7. #27
    Forum Member ThNozzleman's Avatar
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    I'm not sure where your talk about the 3x7 hole came from!?!?
    I believe he's talking about opening the door.

  8. #28
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    Originally posted by ThNozzleman

    I believe he's talking about opening the door.
    Heh heh.....ummm...damn. 3x7. Don't ya' hate it when you say something incredibly stupid when you're trying to prove a point? My bad.
    Last edited by mcleoud151; 04-17-2004 at 04:55 PM.
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  9. #29
    Forum Member Weruj1's Avatar
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    if I recall correctly the "general" concensus was to blitz it to darken it down and then mop up with the 1 3/4, or go dulge gun then handline.........either way big water fast and "race to attic" to check for extension.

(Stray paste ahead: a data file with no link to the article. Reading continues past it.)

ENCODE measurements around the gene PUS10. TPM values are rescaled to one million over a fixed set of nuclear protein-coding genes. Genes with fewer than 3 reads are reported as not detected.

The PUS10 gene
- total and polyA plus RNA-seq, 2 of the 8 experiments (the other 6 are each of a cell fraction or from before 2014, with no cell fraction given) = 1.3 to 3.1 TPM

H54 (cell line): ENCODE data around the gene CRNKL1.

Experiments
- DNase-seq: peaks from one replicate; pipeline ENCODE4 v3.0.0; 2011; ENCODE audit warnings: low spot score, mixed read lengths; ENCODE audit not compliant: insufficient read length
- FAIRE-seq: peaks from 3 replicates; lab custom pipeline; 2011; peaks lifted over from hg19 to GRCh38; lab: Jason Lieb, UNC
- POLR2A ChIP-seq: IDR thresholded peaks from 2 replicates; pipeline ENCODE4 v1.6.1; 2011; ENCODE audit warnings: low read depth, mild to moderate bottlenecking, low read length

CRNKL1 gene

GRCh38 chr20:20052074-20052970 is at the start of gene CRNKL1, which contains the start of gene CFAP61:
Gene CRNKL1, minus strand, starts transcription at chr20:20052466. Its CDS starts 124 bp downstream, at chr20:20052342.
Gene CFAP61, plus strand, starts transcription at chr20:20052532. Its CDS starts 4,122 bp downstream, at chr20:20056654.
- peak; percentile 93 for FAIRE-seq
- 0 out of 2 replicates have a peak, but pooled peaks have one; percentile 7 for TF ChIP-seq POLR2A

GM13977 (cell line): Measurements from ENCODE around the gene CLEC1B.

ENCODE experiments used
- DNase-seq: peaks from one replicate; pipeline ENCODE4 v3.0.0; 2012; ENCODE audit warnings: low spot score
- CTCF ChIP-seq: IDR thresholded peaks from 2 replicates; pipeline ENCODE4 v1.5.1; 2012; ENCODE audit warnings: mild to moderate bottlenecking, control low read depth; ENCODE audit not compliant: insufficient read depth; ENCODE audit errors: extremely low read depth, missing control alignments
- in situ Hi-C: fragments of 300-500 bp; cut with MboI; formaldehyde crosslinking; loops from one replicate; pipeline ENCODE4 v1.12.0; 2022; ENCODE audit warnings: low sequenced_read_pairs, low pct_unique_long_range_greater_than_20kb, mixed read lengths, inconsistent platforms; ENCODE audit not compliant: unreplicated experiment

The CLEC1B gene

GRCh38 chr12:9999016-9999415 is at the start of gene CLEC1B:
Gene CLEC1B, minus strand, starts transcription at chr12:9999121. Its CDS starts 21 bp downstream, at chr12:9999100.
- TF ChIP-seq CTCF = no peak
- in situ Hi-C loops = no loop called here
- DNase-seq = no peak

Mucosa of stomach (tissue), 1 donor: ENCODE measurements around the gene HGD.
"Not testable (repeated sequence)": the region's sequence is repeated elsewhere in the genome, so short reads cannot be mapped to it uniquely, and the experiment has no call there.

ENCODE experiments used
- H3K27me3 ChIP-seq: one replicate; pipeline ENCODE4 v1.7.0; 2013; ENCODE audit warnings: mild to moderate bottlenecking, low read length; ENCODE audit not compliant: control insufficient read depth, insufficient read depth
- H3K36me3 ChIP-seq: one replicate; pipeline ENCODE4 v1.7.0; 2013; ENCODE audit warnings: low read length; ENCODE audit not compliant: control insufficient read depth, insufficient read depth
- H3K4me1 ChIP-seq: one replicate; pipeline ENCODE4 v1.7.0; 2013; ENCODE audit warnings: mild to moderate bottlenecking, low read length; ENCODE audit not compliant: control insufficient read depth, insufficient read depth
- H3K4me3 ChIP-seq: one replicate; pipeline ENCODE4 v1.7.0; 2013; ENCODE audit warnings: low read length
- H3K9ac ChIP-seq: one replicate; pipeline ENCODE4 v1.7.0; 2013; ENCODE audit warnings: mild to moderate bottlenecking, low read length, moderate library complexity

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  10. #30
    Forum Member Weruj1's Avatar
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    IACOJ both divisions and PROUD OF IT !
    Pardon me sir.. .....but I believe we are all over here !
    ATTENTION ALL SHOPPERS: Will the dead horse please report to the forums.(thanks Motown)
    RAY WAS HERE 08/28/05
    LETHA' FOREVA' ! 010607
    I'm sorry, I haven't been paying much attention for the last 3 hours.....what were we discussing?
    "but I guarentee you I will FF your arse off" from>
    http://www.firehouse.com/forums/show...60#post1137060post 115

  11. #31
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    A decent job Don by those guys... I Def agree fire had extended on arrival runnin the walls. I wud of ran a line through the 1st floor to the garage and a line upstairs. also sending a truck to the roof opening up

  12. #32
    Senior Member Dalmatian90's Avatar